Their performances are complemented well by the addition of Lin Shaye about halfway through. What’s great about Shaye’s acting is that she seamlessly convinces the audience that the far-fetched sci-fi jargon is in fact genuine. Even those who are skeptical of science fiction in films will buy into the absurd rationale this movie relies on. Rather than jump the shark, Insidious somehow managed to slide under the shark.

The frightening sequences in the film are quite tactfully employed, mixing inventive and clever ideas with more conventional methods. We get the quick, one and done jump scares that many moviegoers love, but also see plenty of built up moments that get big payoffs. There are even scenes that don’t have any sort of payoff, but are authentically creepy because of the eerie atmosphere that’s created.

The eerie atmosphere is mostly due to the aesthetics of the Further, which are distinct and artistic without looking too forced to be that way. This creepy imagery is accompanied with a truly fantastic musical score that managed to intensify a lot of the more suspenseful scenes.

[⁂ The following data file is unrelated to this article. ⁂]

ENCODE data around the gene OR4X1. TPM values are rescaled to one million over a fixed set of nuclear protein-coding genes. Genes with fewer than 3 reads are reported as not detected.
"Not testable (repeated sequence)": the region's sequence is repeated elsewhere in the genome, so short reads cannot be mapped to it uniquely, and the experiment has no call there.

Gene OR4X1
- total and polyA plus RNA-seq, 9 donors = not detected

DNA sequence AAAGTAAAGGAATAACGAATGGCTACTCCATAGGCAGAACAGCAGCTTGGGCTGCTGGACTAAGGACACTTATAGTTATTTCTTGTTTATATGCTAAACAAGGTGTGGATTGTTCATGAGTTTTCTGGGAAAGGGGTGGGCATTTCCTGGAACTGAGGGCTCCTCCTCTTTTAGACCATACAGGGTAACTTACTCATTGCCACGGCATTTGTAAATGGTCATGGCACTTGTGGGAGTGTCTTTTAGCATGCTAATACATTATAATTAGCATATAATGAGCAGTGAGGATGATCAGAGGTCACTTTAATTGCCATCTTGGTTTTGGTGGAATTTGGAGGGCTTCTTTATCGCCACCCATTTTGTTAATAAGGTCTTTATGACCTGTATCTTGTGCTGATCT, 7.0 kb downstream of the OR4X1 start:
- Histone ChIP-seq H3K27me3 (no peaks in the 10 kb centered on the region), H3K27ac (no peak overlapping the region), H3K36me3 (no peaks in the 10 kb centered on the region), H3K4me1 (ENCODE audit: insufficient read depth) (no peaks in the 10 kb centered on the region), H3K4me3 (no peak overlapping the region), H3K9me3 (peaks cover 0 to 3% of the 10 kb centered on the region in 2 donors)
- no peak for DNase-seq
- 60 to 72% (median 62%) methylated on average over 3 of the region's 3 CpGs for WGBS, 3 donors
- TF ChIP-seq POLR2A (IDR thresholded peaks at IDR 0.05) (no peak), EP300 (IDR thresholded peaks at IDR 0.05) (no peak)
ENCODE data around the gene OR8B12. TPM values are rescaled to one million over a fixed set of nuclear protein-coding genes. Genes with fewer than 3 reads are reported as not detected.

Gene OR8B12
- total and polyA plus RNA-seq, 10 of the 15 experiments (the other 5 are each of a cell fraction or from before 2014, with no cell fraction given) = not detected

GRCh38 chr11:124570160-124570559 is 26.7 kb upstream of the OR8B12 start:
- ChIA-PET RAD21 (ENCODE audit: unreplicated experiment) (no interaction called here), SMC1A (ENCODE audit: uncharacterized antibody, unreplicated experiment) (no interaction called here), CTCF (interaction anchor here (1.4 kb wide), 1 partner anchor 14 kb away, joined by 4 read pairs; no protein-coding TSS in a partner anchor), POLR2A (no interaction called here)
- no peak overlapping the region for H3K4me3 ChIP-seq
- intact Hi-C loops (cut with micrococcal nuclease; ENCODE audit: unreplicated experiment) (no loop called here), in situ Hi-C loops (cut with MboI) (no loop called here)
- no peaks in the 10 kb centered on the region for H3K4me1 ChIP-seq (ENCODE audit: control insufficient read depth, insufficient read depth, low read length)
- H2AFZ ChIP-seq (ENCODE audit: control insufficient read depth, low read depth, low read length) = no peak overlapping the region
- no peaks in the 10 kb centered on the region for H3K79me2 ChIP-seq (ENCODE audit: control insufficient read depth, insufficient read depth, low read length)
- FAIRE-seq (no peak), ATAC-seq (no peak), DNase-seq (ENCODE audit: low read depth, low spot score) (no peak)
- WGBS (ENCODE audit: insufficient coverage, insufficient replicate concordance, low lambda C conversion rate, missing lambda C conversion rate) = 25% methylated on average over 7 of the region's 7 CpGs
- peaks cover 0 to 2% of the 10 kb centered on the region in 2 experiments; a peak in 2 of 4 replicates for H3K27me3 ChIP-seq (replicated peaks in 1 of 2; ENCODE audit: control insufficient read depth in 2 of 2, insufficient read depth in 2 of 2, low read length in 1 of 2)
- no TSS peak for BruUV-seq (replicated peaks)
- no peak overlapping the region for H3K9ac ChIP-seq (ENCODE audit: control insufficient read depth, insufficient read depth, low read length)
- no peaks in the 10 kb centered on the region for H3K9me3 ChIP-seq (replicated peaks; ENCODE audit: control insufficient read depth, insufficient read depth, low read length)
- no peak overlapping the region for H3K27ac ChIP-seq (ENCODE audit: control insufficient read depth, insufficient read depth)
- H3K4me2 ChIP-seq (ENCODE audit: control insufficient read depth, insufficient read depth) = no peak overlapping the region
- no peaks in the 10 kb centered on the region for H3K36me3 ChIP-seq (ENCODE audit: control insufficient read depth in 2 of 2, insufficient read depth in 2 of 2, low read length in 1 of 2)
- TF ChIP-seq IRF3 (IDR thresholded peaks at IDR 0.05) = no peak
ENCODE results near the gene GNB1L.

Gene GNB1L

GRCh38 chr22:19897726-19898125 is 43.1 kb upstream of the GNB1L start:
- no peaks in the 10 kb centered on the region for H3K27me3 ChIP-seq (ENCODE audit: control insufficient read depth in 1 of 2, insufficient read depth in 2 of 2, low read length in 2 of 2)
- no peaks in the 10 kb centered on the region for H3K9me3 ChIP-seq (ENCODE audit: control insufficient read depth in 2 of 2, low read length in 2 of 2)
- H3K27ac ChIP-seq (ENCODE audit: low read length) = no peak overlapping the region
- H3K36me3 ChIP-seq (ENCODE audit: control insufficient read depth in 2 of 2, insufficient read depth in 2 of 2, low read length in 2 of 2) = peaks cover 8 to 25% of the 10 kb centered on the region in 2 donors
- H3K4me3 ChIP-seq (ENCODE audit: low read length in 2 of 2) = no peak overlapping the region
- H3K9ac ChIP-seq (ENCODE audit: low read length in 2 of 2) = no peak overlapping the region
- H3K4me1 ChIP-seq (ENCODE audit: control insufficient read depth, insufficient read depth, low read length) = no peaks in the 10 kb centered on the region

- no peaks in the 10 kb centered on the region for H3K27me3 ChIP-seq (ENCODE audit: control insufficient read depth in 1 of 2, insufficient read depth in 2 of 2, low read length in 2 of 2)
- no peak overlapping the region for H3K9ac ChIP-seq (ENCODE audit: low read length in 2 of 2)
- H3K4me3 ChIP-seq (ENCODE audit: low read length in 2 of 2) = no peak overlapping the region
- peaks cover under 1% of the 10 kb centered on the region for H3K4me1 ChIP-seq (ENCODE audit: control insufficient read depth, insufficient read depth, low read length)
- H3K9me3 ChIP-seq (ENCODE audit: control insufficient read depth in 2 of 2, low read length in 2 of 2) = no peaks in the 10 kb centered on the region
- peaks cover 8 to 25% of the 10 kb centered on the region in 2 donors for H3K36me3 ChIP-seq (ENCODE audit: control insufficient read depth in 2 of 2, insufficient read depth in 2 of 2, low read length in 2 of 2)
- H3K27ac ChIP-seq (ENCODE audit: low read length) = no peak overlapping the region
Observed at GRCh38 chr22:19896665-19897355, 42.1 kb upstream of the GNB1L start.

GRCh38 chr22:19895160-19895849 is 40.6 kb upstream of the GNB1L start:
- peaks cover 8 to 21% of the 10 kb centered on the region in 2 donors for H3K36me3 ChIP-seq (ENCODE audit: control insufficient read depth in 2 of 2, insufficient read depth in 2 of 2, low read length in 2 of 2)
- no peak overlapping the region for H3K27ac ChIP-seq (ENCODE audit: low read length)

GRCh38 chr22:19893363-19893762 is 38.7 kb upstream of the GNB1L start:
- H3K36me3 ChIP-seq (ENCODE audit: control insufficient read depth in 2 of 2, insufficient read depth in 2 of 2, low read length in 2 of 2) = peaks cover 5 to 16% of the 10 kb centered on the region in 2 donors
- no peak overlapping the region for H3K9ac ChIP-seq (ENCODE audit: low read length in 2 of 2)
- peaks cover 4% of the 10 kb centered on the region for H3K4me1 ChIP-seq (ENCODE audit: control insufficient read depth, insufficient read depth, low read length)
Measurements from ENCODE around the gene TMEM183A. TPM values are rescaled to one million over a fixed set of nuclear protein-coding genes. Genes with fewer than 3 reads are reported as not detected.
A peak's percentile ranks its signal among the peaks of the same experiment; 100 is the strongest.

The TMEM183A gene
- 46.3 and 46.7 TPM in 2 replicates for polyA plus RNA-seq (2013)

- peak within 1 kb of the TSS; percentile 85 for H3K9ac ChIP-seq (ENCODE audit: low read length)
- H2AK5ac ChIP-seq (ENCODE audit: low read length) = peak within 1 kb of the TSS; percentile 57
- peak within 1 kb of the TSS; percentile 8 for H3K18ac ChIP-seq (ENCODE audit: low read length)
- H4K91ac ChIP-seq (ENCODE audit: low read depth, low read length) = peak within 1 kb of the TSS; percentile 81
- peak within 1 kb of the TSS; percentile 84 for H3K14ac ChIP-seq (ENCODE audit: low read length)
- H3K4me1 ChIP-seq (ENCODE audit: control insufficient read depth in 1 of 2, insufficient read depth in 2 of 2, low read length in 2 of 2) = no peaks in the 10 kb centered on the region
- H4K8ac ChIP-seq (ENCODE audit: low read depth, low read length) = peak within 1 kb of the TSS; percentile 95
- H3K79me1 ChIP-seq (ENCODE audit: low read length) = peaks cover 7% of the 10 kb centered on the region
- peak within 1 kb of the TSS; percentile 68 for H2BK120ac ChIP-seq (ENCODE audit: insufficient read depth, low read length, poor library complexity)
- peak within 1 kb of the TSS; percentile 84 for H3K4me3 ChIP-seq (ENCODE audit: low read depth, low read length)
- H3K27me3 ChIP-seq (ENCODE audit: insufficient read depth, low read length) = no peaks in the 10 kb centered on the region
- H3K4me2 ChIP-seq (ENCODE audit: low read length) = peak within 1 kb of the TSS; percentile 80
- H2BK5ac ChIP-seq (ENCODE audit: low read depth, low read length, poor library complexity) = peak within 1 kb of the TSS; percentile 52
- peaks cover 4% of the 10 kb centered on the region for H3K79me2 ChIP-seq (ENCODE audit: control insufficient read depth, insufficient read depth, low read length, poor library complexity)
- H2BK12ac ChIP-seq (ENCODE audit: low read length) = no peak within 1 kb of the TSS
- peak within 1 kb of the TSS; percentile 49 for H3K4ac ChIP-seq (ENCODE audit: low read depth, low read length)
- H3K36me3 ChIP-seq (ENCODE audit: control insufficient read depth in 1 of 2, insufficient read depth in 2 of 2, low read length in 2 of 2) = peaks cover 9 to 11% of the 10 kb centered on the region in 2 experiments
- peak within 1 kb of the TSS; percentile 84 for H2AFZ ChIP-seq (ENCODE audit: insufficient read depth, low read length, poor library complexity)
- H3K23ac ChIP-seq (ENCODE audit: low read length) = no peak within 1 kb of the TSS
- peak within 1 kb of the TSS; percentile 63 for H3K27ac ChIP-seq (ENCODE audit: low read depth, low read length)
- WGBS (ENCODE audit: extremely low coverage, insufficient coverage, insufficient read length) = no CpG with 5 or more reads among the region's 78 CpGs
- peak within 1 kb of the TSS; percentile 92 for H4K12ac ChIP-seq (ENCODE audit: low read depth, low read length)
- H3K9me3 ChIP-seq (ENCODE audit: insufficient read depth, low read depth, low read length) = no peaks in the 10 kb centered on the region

Again, Insidious didn’t subvert the genre or change the game completely, as we still get plenty of terrible horror films today (like the fourth installment of this franchise). What I believe Insidious (and its creative contemporaries) did accomplish was to pave the way for other mainstream horror flicks to get imaginative, so to speak. Films like Lights Out and The Conjuring have received critical and box office success since the release of Insidious, and both ride the line of conventionality too.

I hope to see more inventive and fun horror films in the future, especially from the Insidious director James Wan.

The Verdict: A-

-Zachary Flint

Insidious: The Last Key Review

As we gracefully enter the new year of 2018, I remain hopeful that we’ll get plenty of insightful and clever films. Unfortunately, January is often the worst month for films, and a horrible way to begin the year. Cited as being a “dump month”, January is host to a slew of poor-quality, bottom of the barrel leftovers from last year.

And this time we’re kicking off January with the not-so-anticipated Insidious: The Last Key.

The film stars Lin Shaye, reprising her role as the friendly neighborhood psychic named Elise. This time we delve deep into Elise’s tragic backstory (how typical), as we learn how her powers to talk to those beyond our world developed. Introducing new characters and settings important to Elise’s traumatic past, Insidious: The Last Key takes us deep into The Further for one last time (at least, one can only hope).